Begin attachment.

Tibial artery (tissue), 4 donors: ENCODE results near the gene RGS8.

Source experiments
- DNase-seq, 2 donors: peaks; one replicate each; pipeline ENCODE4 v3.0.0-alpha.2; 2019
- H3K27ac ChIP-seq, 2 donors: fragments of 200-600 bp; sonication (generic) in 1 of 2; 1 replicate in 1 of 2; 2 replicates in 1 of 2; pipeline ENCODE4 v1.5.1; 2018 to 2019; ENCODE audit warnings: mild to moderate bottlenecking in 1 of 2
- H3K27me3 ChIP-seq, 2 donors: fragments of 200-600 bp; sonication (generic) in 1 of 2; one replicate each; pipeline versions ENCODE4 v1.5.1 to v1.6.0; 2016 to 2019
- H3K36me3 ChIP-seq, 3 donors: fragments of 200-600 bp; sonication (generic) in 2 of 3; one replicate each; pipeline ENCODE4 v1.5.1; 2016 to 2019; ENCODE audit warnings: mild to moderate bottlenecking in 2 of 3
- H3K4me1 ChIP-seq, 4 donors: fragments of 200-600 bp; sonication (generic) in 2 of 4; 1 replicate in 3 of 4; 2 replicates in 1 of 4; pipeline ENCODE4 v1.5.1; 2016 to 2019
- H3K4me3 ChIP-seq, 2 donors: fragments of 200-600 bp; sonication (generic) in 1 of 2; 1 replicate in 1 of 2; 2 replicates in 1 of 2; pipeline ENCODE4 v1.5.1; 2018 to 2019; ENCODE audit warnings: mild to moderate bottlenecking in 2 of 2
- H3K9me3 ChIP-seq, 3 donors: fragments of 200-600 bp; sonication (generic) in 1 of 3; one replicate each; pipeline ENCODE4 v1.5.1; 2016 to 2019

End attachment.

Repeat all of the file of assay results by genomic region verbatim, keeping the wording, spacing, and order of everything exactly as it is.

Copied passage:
Tibial artery (tissue), 4 donors: ENCODE results near the gene RGS8.

Source experiments
- DNase-seq, 2 donors: peaks; one replicate each; pipeline ENCODE4 v3.0.0-alpha.2; 2019
- H3K27ac ChIP-seq, 2 donors: fragments of 200-600 bp; sonication (generic) in 1 of 2; 1 replicate in 1 of 2; 2 replicates in 1 of 2; pipeline ENCODE4 v1.5.1; 2018 to 2019; ENCODE audit warnings: mild to moderate bottlenecking in 1 of 2
- H3K27me3 ChIP-seq, 2 donors: fragments of 200-600 bp; sonication (generic) in 1 of 2; one replicate each; pipeline versions ENCODE4 v1.5.1 to v1.6.0; 2016 to 2019
- H3K36me3 ChIP-seq, 3 donors: fragments of 200-600 bp; sonication (generic) in 2 of 3; one replicate each; pipeline ENCODE4 v1.5.1; 2016 to 2019; ENCODE audit warnings: mild to moderate bottlenecking in 2 of 3
- H3K4me1 ChIP-seq, 4 donors: fragments of 200-600 bp; sonication (generic) in 2 of 4; 1 replicate in 3 of 4; 2 replicates in 1 of 4; pipeline ENCODE4 v1.5.1; 2016 to 2019
- H3K4me3 ChIP-seq, 2 donors: fragments of 200-600 bp; sonication (generic) in 1 of 2; 1 replicate in 1 of 2; 2 replicates in 1 of 2; pipeline ENCODE4 v1.5.1; 2018 to 2019; ENCODE audit warnings: mild to moderate bottlenecking in 2 of 2
- H3K9me3 ChIP-seq, 3 donors: fragments of 200-600 bp; sonication (generic) in 1 of 3; one replicate each; pipeline ENCODE4 v1.5.1; 2016 to 2019